The German Wine Road - Introduction:
The German wine road in Rhineland Palatinate is the country’s oldest scenic drive; starting in the town of Bockenheim in the southwest of Germany, the 50 miles long wine road leads you through Germany’s second largest wine growing region all the way to the French border.
Snaking through vineyards, wine villages and the hills of the Palatinate Forest, you’ll get a great taste of the region’s 1000-year old viniculture; along the way, you can stop in wine shops, tasting rooms, and visit local wine festivals.
The German Wine Road - Towns and Villages:
One of the most charming parts of the German wine road are the quaint old towns and villages you will pass on your drive; take your time to explore their historic market squares, old world restaurants and narrow cobble stone streets. Soak up some local flavor at open-air farmer’s markets and wine festivals, which are celebrated throughout late spring, summer, and fall.
The German Wine Road - Climate and History:
The Palatinate wine region is blessed with a mild, Mediterranean climate; thanks to its abundance of sunny days, exotic fruits like figs, lemons, and kiwis are cultivated here – a rarity for Germany.
In spring, the Palatinate countryside is ablaze with the pink and white colors of thousands of blossoming almond trees.
A drive along the German wine road is also a trip back in time. Alongside medieval castles, half timbered houses, and century old abbeys, you'll find traces of even earlier epochs.
Vines have been imported to Palatinate in Roman times, and ruins of Roman wine cellars and old taverns are vivid reminders of that legacy.
German Wine Road - Highlights:
Hambacher Castle – the cradle of German democracy; the castle was the venue of the Hambacher Fest, a German national democratic festival celebrated in 1832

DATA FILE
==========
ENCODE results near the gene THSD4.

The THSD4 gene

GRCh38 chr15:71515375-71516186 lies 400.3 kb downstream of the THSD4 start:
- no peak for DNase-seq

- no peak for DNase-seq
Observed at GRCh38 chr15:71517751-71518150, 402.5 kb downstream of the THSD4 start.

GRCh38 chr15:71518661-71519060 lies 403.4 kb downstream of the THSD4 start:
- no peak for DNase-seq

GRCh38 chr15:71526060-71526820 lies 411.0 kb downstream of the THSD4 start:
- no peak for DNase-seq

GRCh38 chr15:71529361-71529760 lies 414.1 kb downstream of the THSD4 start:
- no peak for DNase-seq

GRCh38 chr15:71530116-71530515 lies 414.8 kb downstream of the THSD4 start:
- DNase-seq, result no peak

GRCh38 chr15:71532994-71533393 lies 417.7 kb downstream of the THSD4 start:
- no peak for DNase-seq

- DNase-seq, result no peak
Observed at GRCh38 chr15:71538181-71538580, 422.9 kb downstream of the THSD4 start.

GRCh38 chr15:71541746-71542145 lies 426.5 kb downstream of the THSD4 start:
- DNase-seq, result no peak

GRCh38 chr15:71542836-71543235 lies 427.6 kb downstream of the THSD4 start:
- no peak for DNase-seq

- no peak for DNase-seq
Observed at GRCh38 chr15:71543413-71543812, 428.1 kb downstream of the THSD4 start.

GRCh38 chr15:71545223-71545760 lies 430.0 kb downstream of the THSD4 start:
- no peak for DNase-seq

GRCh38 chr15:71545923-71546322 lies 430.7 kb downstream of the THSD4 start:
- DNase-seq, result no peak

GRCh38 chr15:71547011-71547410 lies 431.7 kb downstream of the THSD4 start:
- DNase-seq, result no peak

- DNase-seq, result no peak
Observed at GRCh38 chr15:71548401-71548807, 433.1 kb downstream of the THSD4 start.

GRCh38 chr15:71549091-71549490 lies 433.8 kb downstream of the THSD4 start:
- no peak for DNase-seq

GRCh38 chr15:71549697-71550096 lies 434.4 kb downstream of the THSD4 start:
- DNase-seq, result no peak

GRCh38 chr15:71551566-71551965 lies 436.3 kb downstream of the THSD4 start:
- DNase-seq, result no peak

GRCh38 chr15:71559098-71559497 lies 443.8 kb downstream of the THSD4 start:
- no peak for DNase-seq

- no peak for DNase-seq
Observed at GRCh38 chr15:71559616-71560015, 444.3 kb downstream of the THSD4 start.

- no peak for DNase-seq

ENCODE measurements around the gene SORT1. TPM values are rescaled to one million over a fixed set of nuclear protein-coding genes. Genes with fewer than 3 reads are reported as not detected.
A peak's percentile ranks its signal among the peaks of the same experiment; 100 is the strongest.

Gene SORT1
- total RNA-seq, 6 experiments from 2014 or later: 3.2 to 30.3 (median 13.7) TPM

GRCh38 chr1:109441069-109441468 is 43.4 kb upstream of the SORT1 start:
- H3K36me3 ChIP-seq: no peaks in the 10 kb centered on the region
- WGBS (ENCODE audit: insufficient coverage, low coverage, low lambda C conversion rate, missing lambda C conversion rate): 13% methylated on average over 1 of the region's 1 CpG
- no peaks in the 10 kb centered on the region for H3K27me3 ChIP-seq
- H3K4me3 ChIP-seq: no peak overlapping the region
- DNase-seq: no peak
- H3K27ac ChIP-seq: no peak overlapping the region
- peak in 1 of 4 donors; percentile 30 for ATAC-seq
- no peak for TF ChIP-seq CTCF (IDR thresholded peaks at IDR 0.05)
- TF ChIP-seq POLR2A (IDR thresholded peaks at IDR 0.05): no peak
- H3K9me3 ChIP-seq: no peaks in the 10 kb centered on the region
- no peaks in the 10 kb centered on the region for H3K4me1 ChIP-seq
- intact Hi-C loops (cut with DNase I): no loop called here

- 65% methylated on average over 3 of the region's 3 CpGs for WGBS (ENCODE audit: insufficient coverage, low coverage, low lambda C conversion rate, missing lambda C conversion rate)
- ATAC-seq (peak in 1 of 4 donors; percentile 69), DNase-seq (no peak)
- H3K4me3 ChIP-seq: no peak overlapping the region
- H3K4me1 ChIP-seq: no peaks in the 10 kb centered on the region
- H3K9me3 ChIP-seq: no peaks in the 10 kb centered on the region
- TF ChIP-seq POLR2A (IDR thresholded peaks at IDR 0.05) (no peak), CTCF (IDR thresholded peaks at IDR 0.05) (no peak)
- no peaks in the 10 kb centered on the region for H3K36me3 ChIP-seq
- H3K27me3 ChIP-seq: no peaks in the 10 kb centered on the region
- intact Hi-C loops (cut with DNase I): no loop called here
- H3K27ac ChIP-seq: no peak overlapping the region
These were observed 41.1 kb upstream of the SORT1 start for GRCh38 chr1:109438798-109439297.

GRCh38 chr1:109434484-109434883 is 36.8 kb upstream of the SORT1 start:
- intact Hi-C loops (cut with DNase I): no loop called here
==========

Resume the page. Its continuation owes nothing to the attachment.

Deidesheim – the historic Town Hall houses an interesting wine museum
Rietcastle - Take a cable car up to the Rietcastle, where you can enjoy sweeping views of the wine region (close to Edenkoben)
The 300-year old vineyard Traminer, the oldest vineyard in Europe still in use
German Wine Road - Travel Tips:
Every last Sunday in August, the wine route is closed for traffic and only open to walkers, hikers, bikers, and inline skaters who visit the seasonal open-air wine bars along the way.
Many wineries offer bed and breakfast; look out for the signs that say Zimmer frei ("vacancy")
You’ll see many small stalls at the side of the road selling wine, flowers, and local produce. Make sure to stop and sample some goodies.
Not-to-miss culinary treat: Zwiebelkuchen – a savory onion tart, and a glass of Federweisser, a fruity white wine that is still fermenting.
German Wine Road - Getting Started:
- Start your drive in Bockenheim, which is famous for its regional literature contests
- Follow the yellow signposts that say “Deutsche Weinstrasse”.
- Bockenheim is 62 miles south of Frankfurt
- The German Wine Road is 50 miles long and passes through the towns of Gruenstadt, Bad Duerkheim, Deidesheim, Neustadt an der Weinstrasse, Edenkoben, Bad Bergzabern, and many small villages.
- Follow the almond path, the chestnut hike, or the Wine trail - biking and hiking along the German Wine Road
- End point: Schweigen, close to the French border; you can also continue your drive along the Alsace wine route in France.
- See a map of the German Wine Road